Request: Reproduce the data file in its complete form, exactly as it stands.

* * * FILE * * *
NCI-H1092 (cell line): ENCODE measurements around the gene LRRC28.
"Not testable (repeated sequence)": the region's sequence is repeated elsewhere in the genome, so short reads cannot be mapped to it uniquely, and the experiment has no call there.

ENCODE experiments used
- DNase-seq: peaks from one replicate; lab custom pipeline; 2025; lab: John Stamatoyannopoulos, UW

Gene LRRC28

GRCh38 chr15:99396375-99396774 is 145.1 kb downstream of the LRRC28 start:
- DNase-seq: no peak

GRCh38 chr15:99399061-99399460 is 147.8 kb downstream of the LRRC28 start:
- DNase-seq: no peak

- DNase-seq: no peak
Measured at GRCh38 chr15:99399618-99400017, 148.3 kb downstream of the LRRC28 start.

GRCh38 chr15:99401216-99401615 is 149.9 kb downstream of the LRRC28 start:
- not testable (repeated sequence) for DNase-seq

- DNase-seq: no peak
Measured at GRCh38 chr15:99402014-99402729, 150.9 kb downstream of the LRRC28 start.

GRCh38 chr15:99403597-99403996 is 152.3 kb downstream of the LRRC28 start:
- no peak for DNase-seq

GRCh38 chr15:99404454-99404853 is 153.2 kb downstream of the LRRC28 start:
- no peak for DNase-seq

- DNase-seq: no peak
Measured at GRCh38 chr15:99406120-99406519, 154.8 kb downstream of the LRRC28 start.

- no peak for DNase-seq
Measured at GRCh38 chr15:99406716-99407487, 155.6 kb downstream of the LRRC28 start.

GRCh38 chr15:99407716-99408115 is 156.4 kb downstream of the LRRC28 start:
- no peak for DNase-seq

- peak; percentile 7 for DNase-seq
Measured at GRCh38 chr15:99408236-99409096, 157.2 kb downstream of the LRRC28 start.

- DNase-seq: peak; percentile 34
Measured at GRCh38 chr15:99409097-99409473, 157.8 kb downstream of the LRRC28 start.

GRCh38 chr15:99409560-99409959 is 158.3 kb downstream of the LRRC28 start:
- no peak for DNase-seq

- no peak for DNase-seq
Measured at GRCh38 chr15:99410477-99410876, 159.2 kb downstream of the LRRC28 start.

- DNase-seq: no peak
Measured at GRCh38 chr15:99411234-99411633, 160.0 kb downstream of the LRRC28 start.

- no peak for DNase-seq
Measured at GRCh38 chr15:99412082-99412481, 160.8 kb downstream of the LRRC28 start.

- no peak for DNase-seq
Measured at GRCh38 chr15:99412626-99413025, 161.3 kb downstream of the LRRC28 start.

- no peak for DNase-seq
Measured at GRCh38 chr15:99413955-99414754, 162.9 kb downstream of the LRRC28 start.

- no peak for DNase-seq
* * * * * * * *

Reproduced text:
NCI-H1092 (cell line): ENCODE measurements around the gene LRRC28.
"Not testable (repeated sequence)": the region's sequence is repeated elsewhere in the genome, so short reads cannot be mapped to it uniquely, and the experiment has no call there.

ENCODE experiments used
- DNase-seq: peaks from one replicate; lab custom pipeline; 2025; lab: John Stamatoyannopoulos, UW

Gene LRRC28

GRCh38 chr15:99396375-99396774 is 145.1 kb downstream of the LRRC28 start:
- DNase-seq: no peak

GRCh38 chr15:99399061-99399460 is 147.8 kb downstream of the LRRC28 start:
- DNase-seq: no peak

- DNase-seq: no peak
Measured at GRCh38 chr15:99399618-99400017, 148.3 kb downstream of the LRRC28 start.

GRCh38 chr15:99401216-99401615 is 149.9 kb downstream of the LRRC28 start:
- not testable (repeated sequence) for DNase-seq

- DNase-seq: no peak
Measured at GRCh38 chr15:99402014-99402729, 150.9 kb downstream of the LRRC28 start.

GRCh38 chr15:99403597-99403996 is 152.3 kb downstream of the LRRC28 start:
- no peak for DNase-seq

GRCh38 chr15:99404454-99404853 is 153.2 kb downstream of the LRRC28 start:
- no peak for DNase-seq

- DNase-seq: no peak
Measured at GRCh38 chr15:99406120-99406519, 154.8 kb downstream of the LRRC28 start.

- no peak for DNase-seq
Measured at GRCh38 chr15:99406716-99407487, 155.6 kb downstream of the LRRC28 start.

GRCh38 chr15:99407716-99408115 is 156.4 kb downstream of the LRRC28 start:
- no peak for DNase-seq

- peak; percentile 7 for DNase-seq
Measured at GRCh38 chr15:99408236-99409096, 157.2 kb downstream of the LRRC28 start.

- DNase-seq: peak; percentile 34
Measured at GRCh38 chr15:99409097-99409473, 157.8 kb downstream of the LRRC28 start.

GRCh38 chr15:99409560-99409959 is 158.3 kb downstream of the LRRC28 start:
- no peak for DNase-seq

- no peak for DNase-seq
Measured at GRCh38 chr15:99410477-99410876, 159.2 kb downstream of the LRRC28 start.

- DNase-seq: no peak
Measured at GRCh38 chr15:99411234-99411633, 160.0 kb downstream of the LRRC28 start.

- no peak for DNase-seq
Measured at GRCh38 chr15:99412082-99412481, 160.8 kb downstream of the LRRC28 start.

- no peak for DNase-seq
Measured at GRCh38 chr15:99412626-99413025, 161.3 kb downstream of the LRRC28 start.

- no peak for DNase-seq
Measured at GRCh38 chr15:99413955-99414754, 162.9 kb downstream of the LRRC28 start.

- no peak for DNase-seq